The premise of Cottle’s piece at The New York Times is that Democrats and Republicans no longer speak the same language.
Take, for example, the phrase “fake news”:
Pre-Trump, most folks thought of fake news as media sources that trafficked in lies, conspiracy theories and other disinformation. (See: Infowars.) Mr. Trump changed the definition to mean the reporting of any information he didn’t like. Plenty of Republicans seem happy to stick with that position as it suits their needs.
Or how about “riot”:
Most folks agree that riots are destructive displays of mob violence. But within that understanding lies much wiggle room. For instance, Democrats — and, really, most Americans with eyeballs — think that the Jan. 6 sacking of the U.S. Capitol, which left at least five people dead and well over 100 injured, reached the level of a riot. But for a special segment of Republicans, including Senator Ron Johnson, the attack did not present any real danger. Why? Because, as Mr. Johnson explained, it was conducted by MAGA patriots rather than antifa or Black Lives Matter protesters. This is in keeping with the position of Mr. Trump, who has said the situation posed “zero threat.” Fox News’s Tucker Carlson is promoting a similar line. Mr. Johnson also has explicitly rejected calling the events of Jan. 6 an “armed insurrection.” But that is a dictionary entry for another day.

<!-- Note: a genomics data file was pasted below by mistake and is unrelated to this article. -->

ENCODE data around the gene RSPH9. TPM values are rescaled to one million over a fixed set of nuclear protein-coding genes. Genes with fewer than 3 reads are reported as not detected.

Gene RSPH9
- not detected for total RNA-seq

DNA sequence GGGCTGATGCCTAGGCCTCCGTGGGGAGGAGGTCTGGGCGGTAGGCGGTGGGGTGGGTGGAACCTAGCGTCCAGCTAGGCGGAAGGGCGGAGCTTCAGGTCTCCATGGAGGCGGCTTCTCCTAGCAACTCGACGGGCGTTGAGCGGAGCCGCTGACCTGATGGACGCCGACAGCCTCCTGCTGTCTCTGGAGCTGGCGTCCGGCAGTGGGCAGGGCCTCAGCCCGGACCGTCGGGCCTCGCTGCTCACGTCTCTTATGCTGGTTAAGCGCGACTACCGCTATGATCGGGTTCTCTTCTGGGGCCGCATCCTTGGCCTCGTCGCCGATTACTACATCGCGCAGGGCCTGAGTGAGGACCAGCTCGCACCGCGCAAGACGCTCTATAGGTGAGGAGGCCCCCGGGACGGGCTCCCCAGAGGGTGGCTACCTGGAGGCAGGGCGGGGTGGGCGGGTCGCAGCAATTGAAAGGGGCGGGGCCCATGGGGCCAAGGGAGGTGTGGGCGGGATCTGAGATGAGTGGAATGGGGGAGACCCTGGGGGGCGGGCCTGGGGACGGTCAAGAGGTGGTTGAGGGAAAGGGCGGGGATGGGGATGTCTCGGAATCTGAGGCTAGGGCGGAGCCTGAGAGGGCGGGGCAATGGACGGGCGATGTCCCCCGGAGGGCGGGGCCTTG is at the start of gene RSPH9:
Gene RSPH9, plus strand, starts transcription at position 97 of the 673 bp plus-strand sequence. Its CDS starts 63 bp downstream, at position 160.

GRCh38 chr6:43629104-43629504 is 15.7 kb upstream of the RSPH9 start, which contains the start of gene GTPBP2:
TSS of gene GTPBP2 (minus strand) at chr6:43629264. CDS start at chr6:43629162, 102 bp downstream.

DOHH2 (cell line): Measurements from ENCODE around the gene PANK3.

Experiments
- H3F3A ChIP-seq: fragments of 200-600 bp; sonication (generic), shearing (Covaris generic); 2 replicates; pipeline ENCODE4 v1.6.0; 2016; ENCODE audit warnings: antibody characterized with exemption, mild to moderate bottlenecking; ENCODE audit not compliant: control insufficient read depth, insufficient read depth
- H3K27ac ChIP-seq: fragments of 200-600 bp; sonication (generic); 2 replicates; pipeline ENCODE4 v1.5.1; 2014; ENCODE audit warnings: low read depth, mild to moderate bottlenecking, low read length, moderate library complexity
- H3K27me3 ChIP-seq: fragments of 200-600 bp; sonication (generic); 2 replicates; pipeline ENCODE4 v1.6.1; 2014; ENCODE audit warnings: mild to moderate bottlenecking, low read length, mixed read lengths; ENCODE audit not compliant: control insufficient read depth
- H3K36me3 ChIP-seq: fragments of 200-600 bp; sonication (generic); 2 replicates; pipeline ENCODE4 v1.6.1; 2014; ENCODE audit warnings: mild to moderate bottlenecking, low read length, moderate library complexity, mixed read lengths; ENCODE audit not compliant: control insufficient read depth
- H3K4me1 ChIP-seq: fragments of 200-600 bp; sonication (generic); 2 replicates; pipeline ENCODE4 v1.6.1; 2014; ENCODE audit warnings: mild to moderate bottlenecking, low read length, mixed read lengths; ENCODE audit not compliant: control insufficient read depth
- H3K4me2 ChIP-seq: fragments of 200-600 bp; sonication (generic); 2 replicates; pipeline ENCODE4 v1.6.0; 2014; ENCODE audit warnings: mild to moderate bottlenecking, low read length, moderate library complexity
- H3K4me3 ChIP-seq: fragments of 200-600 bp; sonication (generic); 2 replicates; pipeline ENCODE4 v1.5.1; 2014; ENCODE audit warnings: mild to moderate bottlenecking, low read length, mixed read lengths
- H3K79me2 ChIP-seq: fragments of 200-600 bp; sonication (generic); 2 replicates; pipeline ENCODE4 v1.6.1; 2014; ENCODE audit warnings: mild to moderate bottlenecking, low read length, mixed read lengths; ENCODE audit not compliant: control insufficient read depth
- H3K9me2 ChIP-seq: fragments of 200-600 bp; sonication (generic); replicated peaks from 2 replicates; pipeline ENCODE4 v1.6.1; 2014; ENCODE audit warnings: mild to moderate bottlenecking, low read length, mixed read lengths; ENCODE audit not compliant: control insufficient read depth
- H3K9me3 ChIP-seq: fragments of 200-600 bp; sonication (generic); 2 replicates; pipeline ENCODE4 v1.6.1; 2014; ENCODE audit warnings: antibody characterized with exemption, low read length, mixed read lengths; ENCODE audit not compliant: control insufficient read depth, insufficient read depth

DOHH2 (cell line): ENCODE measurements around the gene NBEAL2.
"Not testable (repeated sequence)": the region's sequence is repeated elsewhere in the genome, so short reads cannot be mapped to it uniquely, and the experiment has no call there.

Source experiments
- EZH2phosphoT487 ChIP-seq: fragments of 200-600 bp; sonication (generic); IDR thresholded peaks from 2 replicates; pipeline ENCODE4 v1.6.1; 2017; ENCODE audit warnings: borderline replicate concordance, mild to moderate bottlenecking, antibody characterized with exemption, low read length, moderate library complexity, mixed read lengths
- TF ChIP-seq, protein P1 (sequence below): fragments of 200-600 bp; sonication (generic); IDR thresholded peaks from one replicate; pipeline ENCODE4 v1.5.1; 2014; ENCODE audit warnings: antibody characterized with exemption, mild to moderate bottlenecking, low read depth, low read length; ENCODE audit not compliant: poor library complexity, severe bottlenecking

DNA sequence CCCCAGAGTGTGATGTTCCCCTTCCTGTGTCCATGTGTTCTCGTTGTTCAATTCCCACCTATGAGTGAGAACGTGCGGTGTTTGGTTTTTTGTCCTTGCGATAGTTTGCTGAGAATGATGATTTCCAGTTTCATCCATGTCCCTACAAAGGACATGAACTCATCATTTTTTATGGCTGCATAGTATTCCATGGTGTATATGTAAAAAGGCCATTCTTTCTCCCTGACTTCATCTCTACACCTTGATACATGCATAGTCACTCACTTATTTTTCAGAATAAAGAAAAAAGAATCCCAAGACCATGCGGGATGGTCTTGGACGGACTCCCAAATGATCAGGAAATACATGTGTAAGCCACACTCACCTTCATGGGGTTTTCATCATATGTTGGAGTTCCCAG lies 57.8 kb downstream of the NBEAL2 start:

Read Cottle’s entire piece here.